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Journal of Applied Developmental Psychology





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This study investigated early parent- child relationships and how children's use of relational and physical aggression varies with aspects of those relationships during the preschool years. Specifically, parenting styles, parents' use of psychological control, and parents' report of their children's reunion behaviors were assessed. Analyses revealed significant associations between children's use of both relational and physical aggression and parents' reports of their own and their partner's parenting style, psychological control behaviors, and indicators of the attachment relationship. The results highlight the importance of investigating both mothers' and fathers' parenting and the sex of the child in studies of potential links between parenting behaviors and young children’s relational and physical aggression. Findings were considered in the context of each perspective and suggestions for future research and implications for intervention and prevention are discussed.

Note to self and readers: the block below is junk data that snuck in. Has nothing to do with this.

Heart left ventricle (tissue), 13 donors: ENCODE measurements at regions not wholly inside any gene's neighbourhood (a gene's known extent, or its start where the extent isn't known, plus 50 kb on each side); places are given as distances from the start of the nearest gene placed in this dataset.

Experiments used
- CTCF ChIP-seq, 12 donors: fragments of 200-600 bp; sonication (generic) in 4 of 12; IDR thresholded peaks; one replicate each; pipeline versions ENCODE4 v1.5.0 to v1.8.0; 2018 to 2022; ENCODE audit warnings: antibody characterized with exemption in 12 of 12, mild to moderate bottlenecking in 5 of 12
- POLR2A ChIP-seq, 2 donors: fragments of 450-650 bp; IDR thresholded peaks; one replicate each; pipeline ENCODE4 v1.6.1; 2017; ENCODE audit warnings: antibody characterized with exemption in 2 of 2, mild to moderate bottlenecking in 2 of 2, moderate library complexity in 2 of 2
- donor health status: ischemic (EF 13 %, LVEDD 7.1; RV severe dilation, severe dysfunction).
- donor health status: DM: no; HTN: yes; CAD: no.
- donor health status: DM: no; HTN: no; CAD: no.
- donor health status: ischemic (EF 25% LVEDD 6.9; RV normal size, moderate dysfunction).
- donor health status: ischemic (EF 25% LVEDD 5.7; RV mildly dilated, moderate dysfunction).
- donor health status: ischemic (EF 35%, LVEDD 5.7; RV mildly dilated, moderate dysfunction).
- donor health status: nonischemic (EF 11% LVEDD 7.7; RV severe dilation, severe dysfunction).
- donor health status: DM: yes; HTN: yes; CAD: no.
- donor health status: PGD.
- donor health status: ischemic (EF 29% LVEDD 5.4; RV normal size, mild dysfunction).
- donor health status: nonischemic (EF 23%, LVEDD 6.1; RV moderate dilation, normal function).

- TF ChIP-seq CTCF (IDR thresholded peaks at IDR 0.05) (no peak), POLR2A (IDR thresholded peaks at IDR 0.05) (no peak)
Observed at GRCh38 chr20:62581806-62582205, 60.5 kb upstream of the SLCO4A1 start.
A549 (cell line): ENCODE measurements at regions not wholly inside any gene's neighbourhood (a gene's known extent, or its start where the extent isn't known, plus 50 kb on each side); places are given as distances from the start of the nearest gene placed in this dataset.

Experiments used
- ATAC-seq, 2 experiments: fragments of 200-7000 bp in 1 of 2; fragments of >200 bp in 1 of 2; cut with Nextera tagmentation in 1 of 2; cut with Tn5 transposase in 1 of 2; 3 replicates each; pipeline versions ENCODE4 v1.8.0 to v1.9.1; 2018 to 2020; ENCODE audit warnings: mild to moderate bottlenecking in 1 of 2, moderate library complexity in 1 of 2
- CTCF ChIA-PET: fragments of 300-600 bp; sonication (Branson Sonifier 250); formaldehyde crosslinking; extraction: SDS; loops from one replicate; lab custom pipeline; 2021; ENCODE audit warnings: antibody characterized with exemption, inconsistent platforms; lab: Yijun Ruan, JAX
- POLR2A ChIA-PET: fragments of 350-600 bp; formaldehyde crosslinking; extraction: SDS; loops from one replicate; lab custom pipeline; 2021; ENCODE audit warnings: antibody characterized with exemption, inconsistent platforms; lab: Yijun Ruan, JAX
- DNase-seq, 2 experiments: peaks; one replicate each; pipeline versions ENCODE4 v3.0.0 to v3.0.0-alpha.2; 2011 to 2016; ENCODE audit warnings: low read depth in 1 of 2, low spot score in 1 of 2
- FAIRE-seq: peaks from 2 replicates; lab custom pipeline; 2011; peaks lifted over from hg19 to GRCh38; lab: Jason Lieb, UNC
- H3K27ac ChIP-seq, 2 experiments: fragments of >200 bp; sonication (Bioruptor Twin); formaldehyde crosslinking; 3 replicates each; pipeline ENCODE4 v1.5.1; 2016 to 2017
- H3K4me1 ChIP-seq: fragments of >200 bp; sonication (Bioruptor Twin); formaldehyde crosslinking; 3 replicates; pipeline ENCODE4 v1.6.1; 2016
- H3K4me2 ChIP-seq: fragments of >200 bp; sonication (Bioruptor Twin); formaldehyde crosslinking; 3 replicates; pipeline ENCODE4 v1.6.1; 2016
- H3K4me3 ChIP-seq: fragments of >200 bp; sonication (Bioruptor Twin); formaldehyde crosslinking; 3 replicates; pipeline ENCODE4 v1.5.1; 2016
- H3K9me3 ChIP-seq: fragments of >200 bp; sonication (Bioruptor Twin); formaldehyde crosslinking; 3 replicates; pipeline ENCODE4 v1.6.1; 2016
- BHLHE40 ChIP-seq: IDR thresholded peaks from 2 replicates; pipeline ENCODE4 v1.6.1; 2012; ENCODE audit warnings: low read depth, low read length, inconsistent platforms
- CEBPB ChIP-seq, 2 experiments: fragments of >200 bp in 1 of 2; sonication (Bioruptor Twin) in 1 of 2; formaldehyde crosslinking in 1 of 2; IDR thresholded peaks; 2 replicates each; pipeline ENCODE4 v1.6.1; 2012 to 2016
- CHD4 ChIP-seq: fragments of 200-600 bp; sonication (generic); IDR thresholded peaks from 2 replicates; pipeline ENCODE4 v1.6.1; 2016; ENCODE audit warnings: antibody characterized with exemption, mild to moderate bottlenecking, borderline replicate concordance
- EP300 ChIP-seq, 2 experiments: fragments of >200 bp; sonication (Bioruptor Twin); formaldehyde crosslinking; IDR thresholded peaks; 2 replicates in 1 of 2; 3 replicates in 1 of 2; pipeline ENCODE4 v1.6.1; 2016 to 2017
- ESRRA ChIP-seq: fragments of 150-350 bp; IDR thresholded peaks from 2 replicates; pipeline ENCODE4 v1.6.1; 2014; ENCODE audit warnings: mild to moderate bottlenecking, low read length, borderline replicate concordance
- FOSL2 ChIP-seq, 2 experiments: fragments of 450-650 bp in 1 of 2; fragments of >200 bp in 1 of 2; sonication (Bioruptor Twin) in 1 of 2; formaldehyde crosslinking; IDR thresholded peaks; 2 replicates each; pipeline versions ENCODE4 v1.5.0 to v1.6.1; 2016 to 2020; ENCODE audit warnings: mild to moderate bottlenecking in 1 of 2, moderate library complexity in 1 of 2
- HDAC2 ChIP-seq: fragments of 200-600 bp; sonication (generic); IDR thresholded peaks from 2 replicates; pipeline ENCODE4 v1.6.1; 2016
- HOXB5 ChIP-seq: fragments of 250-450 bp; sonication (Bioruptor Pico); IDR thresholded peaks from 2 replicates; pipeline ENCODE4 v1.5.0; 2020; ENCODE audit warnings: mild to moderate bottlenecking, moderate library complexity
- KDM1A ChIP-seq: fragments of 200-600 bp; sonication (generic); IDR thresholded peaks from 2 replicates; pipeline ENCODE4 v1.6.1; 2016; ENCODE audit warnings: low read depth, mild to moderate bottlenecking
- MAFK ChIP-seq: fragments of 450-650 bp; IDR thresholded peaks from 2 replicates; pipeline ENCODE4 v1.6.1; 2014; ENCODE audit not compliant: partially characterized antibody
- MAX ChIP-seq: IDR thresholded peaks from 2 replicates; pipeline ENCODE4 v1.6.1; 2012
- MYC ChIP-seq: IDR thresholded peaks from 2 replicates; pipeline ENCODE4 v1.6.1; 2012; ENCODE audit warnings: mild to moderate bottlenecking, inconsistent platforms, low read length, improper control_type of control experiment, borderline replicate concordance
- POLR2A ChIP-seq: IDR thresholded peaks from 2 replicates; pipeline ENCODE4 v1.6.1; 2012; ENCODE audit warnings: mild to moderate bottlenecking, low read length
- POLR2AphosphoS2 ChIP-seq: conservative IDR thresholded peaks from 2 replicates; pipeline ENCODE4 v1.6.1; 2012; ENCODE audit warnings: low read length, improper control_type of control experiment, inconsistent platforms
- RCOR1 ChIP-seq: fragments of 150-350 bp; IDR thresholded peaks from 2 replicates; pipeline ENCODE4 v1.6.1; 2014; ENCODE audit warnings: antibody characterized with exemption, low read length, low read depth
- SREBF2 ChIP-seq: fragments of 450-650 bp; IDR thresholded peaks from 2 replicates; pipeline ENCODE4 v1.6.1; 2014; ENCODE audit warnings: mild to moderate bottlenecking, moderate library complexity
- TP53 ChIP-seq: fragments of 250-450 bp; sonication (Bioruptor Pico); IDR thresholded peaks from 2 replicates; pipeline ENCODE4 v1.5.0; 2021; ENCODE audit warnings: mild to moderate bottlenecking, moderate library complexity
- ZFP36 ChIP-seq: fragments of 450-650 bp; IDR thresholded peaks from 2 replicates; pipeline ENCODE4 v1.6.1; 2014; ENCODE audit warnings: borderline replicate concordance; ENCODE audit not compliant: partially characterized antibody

NOTICE: this is the author’s version of a work that was accepted for publication in Journal of Applied Developmental Psychology. Changes resulting from the publishing process, such as peer review, editing, corrections, structural formatting, and other quality control mechanisms may not be reflected in this document. Changes may have been made to this work since it was submitted for publication. A definitive version was subsequently published in Journal of Applied Developmental Psychology, Vol. 27, Issue 3 (June 2006),